Several thousand people took to the streets in St Petersburg, on the day of Putin’s 65th birthday, to call for Alexei Navalny’s release and to demand free, competitive elections
Navalny was not in attendance, despite his plans—the opposition leader had initially scheduled a meeting with his supporters to coincide with the 65th birthday of President Vladimir Putin on October 7. Navalny, however, was arrested in Moscow on Monday for 20 days, and thus could not attend, but a crowd of over 2,000 participants did come to the Field of Mars to hold a rally to protest against his detention, as well as to renew demands for free elections.
“I am here because I want democracy in Russia and competitive elections,” says Viktor Cherkassky, 24, one of the participants, sporting a t-shirt featuring a caricature of a crossed-out Putin holding a Russian flag.
“Navalny is the best option for Russia. Putin is a man from the USSR, he cannot bring modern changes to Russia,” he explains.
Most of the protesters were young, but not all of them were in support of Navalny.
“I don’t support Navalny,” says Aleksandr, 15. “I simply came here to watch, I know it is dangerous but I will be careful.”
Some others, although not directly supporting Navalny, decided to take part in the rally to manifest their discontent with the current political situation in Russia: “I am not really a supporter of Navalny, but I am against corruption and that is why I am here,” says Ekaterina,18.
Navalny is officially barred from participating in the coming presidential elections in March 2018 because of embezzlement charges against him, but his supporters view him as the only politician capable of changing the political situation in Russia.
Andrey Groshkov, 21, one of the staff members of Navalny’s campaign in St Petersburg stated in an interview with Prospekt Magazine: “I don’t want to build a new cult of personality, this is exactly the thing that we have to change in Russian politics.
“We have to understand that politics is about parliament and not about a single person, so Navalny is our tool to create a working government, to change the government and create a working court system.”
The protest started at 6 pm at the Field of Mars, at the same time and place where the scheduled meeting with Navalny was supposed to take place. Instead, the gathered crowd chanted slogans against Putin, calling for his resignation and Navalny’s release.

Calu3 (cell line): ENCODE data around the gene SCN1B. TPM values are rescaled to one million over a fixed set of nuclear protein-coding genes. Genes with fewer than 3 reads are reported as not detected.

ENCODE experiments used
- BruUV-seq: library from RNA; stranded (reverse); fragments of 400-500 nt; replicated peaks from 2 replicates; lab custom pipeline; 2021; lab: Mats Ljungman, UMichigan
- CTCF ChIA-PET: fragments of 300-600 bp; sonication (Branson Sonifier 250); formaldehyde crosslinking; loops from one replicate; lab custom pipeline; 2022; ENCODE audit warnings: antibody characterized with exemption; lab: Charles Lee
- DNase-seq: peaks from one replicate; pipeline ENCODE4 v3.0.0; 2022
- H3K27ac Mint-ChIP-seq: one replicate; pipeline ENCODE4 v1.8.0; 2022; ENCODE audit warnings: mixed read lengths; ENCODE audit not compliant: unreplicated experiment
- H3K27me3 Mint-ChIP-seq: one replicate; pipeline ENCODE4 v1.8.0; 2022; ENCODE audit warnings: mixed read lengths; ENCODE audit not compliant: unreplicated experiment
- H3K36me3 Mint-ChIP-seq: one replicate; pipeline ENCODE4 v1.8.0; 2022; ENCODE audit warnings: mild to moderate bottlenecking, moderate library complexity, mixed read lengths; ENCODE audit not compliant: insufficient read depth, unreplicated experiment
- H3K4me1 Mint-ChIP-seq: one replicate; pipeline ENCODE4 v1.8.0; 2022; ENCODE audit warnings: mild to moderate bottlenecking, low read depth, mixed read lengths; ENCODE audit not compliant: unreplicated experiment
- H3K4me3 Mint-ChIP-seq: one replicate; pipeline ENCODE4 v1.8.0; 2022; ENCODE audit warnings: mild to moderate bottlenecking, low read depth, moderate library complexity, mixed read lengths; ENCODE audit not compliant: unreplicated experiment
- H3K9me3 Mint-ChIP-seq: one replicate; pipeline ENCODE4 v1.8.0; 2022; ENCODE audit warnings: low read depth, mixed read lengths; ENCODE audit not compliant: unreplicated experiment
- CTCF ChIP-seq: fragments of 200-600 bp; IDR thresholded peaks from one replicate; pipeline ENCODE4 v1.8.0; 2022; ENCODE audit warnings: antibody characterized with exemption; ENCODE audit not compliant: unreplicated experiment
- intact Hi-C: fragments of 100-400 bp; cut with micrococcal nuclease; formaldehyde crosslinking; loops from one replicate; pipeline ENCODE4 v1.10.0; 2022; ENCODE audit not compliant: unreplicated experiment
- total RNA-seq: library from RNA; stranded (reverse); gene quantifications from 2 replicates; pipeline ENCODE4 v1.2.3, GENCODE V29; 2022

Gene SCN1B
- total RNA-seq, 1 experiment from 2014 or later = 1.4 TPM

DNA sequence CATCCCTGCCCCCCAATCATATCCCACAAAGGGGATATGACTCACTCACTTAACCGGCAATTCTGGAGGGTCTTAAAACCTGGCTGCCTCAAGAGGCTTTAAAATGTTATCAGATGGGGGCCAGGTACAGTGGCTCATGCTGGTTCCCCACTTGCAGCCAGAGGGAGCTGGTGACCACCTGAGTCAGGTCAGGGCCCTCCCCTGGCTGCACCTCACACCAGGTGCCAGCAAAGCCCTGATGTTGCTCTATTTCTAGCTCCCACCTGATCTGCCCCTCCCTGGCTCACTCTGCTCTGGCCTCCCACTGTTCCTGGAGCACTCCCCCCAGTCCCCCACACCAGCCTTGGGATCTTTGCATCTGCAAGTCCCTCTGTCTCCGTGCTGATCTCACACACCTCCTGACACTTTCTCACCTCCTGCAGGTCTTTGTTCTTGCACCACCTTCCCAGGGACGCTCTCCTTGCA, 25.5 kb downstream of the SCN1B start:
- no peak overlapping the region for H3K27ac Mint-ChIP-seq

Meanwhile, a small truck with a loudspeaker invited participants for a free screening of the new patriot blockbuster movie Crimea at a nearby cinema.
The Field of Mars was removed from the list of free speech areas (also known as Hyde Parks) in St Petersburg at the end of August by the governor, and permission to hold the rally in support of Navalny was repeatedly denied by city authorities.
Although the authorities had previously warned that unauthorised protests would be shut down with force in a statement earlier this week, the demonstration turned out to be peaceful when compared to the previous protests in support of Navalny on 26 March and 12 June, where hundreds of protesters were detained across Russia.
This time, the first arrests occurred once the crowd had already left the Field of Mars and headed towards the city centre. As the protesters marched down Liteiny Prospekt, the OMON special forces blocked the street and arrested dozens of participants.
The second round of detentions took place near Ploshchad Vosstaniya, where once again the protesters and the OMON collided and more people were taken away. According to OVD-Info, an NGO that monitors politically-motivated arrests in Russia, a total of 62 people were arrested in St Petersburg.
The crowd stayed at the square until after 9 pm, chanting slogans against Putin and in support of Navalny, and finally sang songs wishing Putin a happy birthday. The police, who had already started to leave, tried to convince the crowd to leave one last time, citing their violation of the law on public gatherings, though no more arrests were made.
As the crowd started to disperse, a group of around one hundred people decided to take the rally to Palace Square.
Prior to the demonstration, on 3 October, police had raided the headquarters of Navalny’s campaign in St Petersburg and fined the campaign manager Polina Kostyleva to the sum of 20,000 roubles (343 USD) for inciting people to participate in the demonstrations. On the morning of the protest, two members of the Navalny campaign in St Petersburg, Denis Mikhaylov and Mikhail Sosin, were detained.